Seven weeks ago, I began this course. In seven weeks, we’ve organized a game-based learning team to brainstorm ways to translate educational objectives into fun and engaging games that accurately measure student success. We’ve scrapped standardized, multiple-choice style assessments in several areas of the program.

Last week, one of our engineers sent me fifty ideas for game-based learning experiences. A brand-new programmer designed three vocabulary activities around the idea that students should have high-level conceptual understanding of words as well as the skill of being able to plug those words into appropriate contexts and sentences.

Our lead engineer designed an infrastructure wherein students will be able to annotate texts, share their annotations with others in the program, and refer back to them anytime.

Our creative director has mapped out three different role-playing scenarios to replace three learning activities that consisted of students’ reading a passage and then answering some questions.


We’ve generated new content, new stories to tell. We’re writing about real-life heroes solving real-life problems. We’ve created a library of texts written on a level that a struggling reader can actually access and understand, and we’ve created choice-based incentives for them to explore the richness of the new content we offer.


In short, what I’ve learned in this course has directly impacted the development of Timeless Tales. We’re on a renewed mission to innovate, and every step we take remains aligned with our ultimate goal – to create a positive and empowering reading experience for a kid who may not even care anymore.

We’re trying to tell a really important story – the story of people and what they can do to shape the future. And we’re working really hard at designing Timeless Tales to engage students with a variety of technological tools.

Everything we build is built to communicate, “You can do this. You can read. You can think. You can analyze. You can create. And what you create matters, because just like every other story that’s ever been told, your story matters, too, kid.”



Churches, A. (2009). Bloom’s Digital Taxonomy: It’s not about the tools. It’s about using the tools to facilitate learning. http://edorigami.wikispaces.com.

Clark, D. (2011, September 26). ADDIE. Retrieved from Big Dog and Little Dog’s Performance Juxtaposition: http://www.nwlink.com/~donclark/history_isd/addie.html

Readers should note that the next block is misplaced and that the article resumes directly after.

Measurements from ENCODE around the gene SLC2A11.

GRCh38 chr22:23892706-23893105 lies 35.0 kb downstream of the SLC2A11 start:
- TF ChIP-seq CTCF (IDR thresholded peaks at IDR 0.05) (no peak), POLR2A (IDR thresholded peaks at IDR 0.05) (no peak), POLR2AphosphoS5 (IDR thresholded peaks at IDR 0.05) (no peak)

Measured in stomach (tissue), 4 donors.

Culatta, R. (2011). Instructional Design. Retrieved August 30, 2012, from ADDIE Model: http://www.instructionaldesign.org/models/addie.html

Hodell, C. (2011). ISD From the Ground Up: A No-Nonsense Approach to Instructional Design. Chelsea, MI: Sheridan Books, Inc.

Istation. (2012, June). Istation Reading. Retrieved September 3, 2012, from Istation: http://www.istation.com/Curriculum/ReadingProgram

Moore, D. L. (n.d.). Why Vocabulary Instruction Matters. Best Practices in Secondary Education.

Sincero, S. M. (2011). Cognitive Learning Theory. Retrieved from Experiment Resources: http://www.experiment-resources.com/cognitive-learning-theory.html

Tapscott, D. (2008). grown up digital. McGraw Hill.

Thagard, P. (2005). Mind: Introduction to Cognitive Science (2nd ed.). Cambridge: Massachusetts Institute of Technology (MIT).

Toshalis, E., & Nakkula, M. J. (September 2012). Motivation, Engagement, and Student Voice. Education Digest, 78(1), 29-35.

Zirbel, E. (n.d.). Teaching to Promote Deep Understanding and Instigate Conceptual Change. Tufts University.


Survey Monkeying Around

Why Monkey?

If we’re sticking to the merits of ADDIE, or at least considering that it’s got merit, it only makes sense to take the “E” pretty seriously.

By evaluating our instructional designs at every stage, we can continue not only to improve them, but also to ensure that they are meeting the needs of our students and schools.

To effectively evaluate any instructional design, it is necessary to choose the right tools. It makes sense to analyze evaluation tools and consider how they may or may not provide the information sought at any given stage of the instructional design process.

In this case, I focused on an evaluation tool that might be able to provide me with good information about users’ experiences with the technology-based curriculum I’m currently developing.

As the first segment of the program hits production and is released, I’m interested in obtaining user feedback. I want to know what students, teachers, and administrators think about several specific components of the program, a piece of Istation Reading called Timeless Tales with Paige Turner.


Historically, my company hasn’t invested extensively in field testing and/or this type of evaluation. So I also wanted to know how much bang we could get for our buck.

Enter Survey Monkey.

Website Props

This review isn’t technically supposed to focus on Survey Monkey’s website, but the marketing and sales professional I was in a former life compels me to give it a mention.

Immediately upon arriving at Survey Monkey’s site, I was greeted with the answers to my biggest questions, and in a friendly, easy-to-manage format. I understood what Survey Monkey was, saw at least five potential industries/arenas for its use, and could have signed up instantly.

From the first page, I learned that I could design surveys, collect the results, and analyze the data. I learned that these surveys could be used for market research, education, customer satisfaction, nonprofits, and human resources.